This was a good weekend. The party in Toledo was quite a lot of fun, and I remained sober. I am glad, not least because I would have missed the other teachers getting sloshed. (If you want to quickly learn who the creepy coworkers are, serve wine. Oh, gosh. I will write more on that night some other day.) And yesterday Claire and I went to Madrid, and were almost crushed by the insane crowds. It was absolutely wild, but not in the angry-consumers-beating-each-other way of the US. It was simply crowded and not obnoxiously so, at least until we tried to get onto the Metro.

But today, I was walking back from the bus stop and Alberto drove up with his kids in tow. He asked if I would like to come along for lunch and for a couple of trips, as the weather today was absolutely perfect. And so we went, to the top of a low mountain where we could see much of Castilla-La Mancha, and then to a watch tower built by Muslims in the 9th or 10th century. We climbed things, like men do.

But the real treat was this: all day, I got to watch Cristinita. She is not quite two, but is learning to recognize some words and has so much more personality just since I got here. She walked by my side most of the way, occasionally stopping to pick up a rock to throw at a fencepost. Then she would run up to me, and I would run just ahead of her which inexplicably made her squeal with laughter. I slowed down, and she grasped my pointer finger and we continued the ascent.

At the top, she and her brother became very tired. Cristina lay her head on my leg, and Albertito his on her shoulder. I put my arm around the both of them and we looked across the many miles of Spain. Once we left, I carried Cristina for a while after she got scared by a tiny old-lady dog. To get her mind off of that, I ran and made a sound effect like flying, which she imitated immediately. For a minute or so, our entire conversation consisted of making the same sound effect, back and forth, and throwing a fist ahead of us, and then we laughed.

She pulled the toboggan off of my head causing my instinctual head-shake to put my hair back in place. She found this very funny, and began pulling my hat off and shaking her own head in front of me, trying to get me to repeat the motion. Of course I did, and we laughed together more.

Many of the best conversations require no words. This was a good and lovely day.

Thursday, December 18, 2008

El Museo Thyssen-Bornemisza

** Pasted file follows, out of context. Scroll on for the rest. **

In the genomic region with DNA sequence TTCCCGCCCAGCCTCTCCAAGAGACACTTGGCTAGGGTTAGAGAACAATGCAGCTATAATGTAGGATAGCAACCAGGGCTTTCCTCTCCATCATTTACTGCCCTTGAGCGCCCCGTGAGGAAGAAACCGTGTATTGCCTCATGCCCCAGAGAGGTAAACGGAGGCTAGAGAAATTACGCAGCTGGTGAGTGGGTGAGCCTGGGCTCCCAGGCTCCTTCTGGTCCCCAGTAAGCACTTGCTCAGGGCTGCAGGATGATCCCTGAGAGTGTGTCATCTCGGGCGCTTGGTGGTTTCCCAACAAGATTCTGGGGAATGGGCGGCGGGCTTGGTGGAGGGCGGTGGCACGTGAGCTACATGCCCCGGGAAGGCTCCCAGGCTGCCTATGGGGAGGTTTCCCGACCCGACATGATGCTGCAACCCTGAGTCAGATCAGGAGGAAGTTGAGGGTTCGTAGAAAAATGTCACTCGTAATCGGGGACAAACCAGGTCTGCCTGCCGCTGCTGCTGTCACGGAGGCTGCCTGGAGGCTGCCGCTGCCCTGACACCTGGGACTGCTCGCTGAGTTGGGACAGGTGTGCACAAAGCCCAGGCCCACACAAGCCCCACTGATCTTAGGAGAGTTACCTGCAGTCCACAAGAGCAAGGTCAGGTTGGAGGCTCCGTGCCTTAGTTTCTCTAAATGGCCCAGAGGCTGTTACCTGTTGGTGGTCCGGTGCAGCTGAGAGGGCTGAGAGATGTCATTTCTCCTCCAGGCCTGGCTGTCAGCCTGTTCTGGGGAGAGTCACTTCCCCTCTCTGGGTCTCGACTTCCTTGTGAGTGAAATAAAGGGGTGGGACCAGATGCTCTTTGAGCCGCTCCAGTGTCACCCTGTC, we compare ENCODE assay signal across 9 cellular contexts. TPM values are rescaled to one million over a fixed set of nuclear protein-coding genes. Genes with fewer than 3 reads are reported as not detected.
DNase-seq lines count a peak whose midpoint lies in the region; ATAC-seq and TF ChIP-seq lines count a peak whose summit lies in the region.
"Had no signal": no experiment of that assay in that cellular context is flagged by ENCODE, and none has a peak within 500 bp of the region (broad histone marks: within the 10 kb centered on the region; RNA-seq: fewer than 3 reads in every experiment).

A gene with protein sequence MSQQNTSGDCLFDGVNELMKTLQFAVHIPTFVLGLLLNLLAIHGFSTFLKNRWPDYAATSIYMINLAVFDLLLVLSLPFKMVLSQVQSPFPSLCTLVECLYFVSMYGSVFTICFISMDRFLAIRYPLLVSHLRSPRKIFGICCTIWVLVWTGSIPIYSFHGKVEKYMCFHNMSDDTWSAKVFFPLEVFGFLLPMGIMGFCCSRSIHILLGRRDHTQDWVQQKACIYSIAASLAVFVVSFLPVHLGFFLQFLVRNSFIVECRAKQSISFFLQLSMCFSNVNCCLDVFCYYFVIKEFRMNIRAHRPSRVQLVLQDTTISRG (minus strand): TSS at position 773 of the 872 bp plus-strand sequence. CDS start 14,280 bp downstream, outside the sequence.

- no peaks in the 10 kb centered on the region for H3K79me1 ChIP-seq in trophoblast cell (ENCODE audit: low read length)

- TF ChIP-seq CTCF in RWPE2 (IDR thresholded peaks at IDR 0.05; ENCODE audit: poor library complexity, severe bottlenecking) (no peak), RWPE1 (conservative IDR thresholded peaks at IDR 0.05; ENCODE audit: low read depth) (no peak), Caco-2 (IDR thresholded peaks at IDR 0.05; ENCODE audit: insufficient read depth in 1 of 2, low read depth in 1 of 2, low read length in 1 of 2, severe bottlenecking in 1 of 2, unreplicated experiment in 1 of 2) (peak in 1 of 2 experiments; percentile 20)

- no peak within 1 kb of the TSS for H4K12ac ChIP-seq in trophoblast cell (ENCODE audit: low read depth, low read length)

Today I went with the second-year students to Madrid with the goal of visiting the art museum named in the title above. The trip went off without a hitch, although I was not pleased at getting up so early. We got stuck in the typical traffic and Prado (our sub-director) got ill on the bus ride, and the students complained about every little temperature variant in the bus ride (have I mentioned yet that Spaniards are whiny babies? It is the truth), but we got there.

And it was special. When Prado announced the groups and their teacher-chaperones, the students cheered at being under my command. We walked through the three floors and I realized that I was having a great time explaining the seventy pieces we focused on. I have always enjoyed fine art and paintings, but I never knew that it was so fun trying to share that enthusiasm. Our art teacher Elena gave the chaperones guides of things to talk about, but my students and I simply conversed.

We saw an incredibly realistic painting of Jesus after his crucifixion and Tanya gasped at the pain displayed. I sighed over El Greco's mastery of color and texture, as I always do. I tried to explain some abstract paintings that were actually quite beautiful, and felt a rush of joy when the students leaned their heads back in realization and said, "Ahhh. . .". They complained towards the end of being tired (we did see a lot of pieces, and they are Spaniard Whiny Babies) but then rushed into the gift shop with renewed energy.

And on the bus ride back the teachers gossiped about who is going to get drunk at the Christmas party tomorrow, how super-sexy Elena is going to dress up for the occasion, and which of the students is dating whom.

And they are still talking about who got drunk at last year's shindig.

I spent most of the ride fielding questions from the students. They have a lot of questions, in truth. About how we celebrate New Year's at home, if I am going home for the holidays (I am not), why I am wearing sandals in December, and so on. They love talking about Obama, and ask me my opinions on absolutely every trivial matter you can imagine. Before I left, Maria asked me if I am coming back to teach again next year, and I was touched.